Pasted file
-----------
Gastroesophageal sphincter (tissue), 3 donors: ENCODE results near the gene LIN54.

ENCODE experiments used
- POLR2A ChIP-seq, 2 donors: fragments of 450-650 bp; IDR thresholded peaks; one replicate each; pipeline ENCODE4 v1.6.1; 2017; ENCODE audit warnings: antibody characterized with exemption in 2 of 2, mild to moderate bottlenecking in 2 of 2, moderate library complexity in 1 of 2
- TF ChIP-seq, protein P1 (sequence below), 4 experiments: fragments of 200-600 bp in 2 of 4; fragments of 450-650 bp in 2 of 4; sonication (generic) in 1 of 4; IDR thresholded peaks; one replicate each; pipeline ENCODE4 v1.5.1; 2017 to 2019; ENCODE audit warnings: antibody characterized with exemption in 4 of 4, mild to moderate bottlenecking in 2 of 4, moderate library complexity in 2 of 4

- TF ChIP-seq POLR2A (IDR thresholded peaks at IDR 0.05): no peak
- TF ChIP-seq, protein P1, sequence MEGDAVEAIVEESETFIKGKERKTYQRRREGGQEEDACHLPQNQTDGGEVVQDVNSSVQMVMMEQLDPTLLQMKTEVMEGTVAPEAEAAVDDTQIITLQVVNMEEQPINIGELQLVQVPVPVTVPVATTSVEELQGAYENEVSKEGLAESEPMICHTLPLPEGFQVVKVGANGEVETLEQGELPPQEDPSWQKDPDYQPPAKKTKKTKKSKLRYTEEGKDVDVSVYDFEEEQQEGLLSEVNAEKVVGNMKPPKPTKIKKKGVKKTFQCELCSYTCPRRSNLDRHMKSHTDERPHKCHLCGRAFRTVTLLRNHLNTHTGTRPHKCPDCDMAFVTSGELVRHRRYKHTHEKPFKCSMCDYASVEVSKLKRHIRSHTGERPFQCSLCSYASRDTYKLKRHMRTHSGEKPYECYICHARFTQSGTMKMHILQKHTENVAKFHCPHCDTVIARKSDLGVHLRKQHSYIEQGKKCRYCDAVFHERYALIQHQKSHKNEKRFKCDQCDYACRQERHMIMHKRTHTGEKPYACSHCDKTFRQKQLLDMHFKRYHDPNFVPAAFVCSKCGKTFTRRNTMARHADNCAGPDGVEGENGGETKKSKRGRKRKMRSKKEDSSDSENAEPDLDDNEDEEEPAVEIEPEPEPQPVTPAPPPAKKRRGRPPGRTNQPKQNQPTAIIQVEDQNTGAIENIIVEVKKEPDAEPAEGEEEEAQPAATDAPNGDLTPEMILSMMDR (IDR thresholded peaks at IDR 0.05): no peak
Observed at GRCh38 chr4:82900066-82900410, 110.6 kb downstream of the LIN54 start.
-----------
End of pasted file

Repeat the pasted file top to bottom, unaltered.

Gastroesophageal sphincter (tissue), 3 donors: ENCODE results near the gene LIN54.

ENCODE experiments used
- POLR2A ChIP-seq, 2 donors: fragments of 450-650 bp; IDR thresholded peaks; one replicate each; pipeline ENCODE4 v1.6.1; 2017; ENCODE audit warnings: antibody characterized with exemption in 2 of 2, mild to moderate bottlenecking in 2 of 2, moderate library complexity in 1 of 2
- TF ChIP-seq, protein P1 (sequence below), 4 experiments: fragments of 200-600 bp in 2 of 4; fragments of 450-650 bp in 2 of 4; sonication (generic) in 1 of 4; IDR thresholded peaks; one replicate each; pipeline ENCODE4 v1.5.1; 2017 to 2019; ENCODE audit warnings: antibody characterized with exemption in 4 of 4, mild to moderate bottlenecking in 2 of 4, moderate library complexity in 2 of 4

- TF ChIP-seq POLR2A (IDR thresholded peaks at IDR 0.05): no peak
- TF ChIP-seq, protein P1, sequence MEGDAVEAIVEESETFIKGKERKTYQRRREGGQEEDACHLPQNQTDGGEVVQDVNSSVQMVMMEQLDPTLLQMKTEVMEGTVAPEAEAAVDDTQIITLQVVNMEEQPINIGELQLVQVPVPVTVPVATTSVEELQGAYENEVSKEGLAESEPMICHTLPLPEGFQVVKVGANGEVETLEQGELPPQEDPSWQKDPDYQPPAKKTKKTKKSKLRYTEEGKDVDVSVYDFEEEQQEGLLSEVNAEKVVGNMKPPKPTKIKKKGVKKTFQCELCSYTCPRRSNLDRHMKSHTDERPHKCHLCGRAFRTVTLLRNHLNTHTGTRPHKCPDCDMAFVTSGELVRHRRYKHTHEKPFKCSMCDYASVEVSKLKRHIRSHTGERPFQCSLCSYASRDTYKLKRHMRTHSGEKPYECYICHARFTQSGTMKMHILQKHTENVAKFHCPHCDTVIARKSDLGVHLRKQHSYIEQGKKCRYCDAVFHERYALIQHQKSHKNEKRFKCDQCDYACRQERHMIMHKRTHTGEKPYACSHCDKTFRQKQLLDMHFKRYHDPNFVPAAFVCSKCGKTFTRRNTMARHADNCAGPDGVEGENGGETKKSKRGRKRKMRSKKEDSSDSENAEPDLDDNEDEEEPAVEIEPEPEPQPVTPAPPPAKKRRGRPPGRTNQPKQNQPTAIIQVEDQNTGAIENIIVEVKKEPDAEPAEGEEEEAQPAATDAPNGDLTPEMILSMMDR (IDR thresholded peaks at IDR 0.05): no peak
Observed at GRCh38 chr4:82900066-82900410, 110.6 kb downstream of the LIN54 start.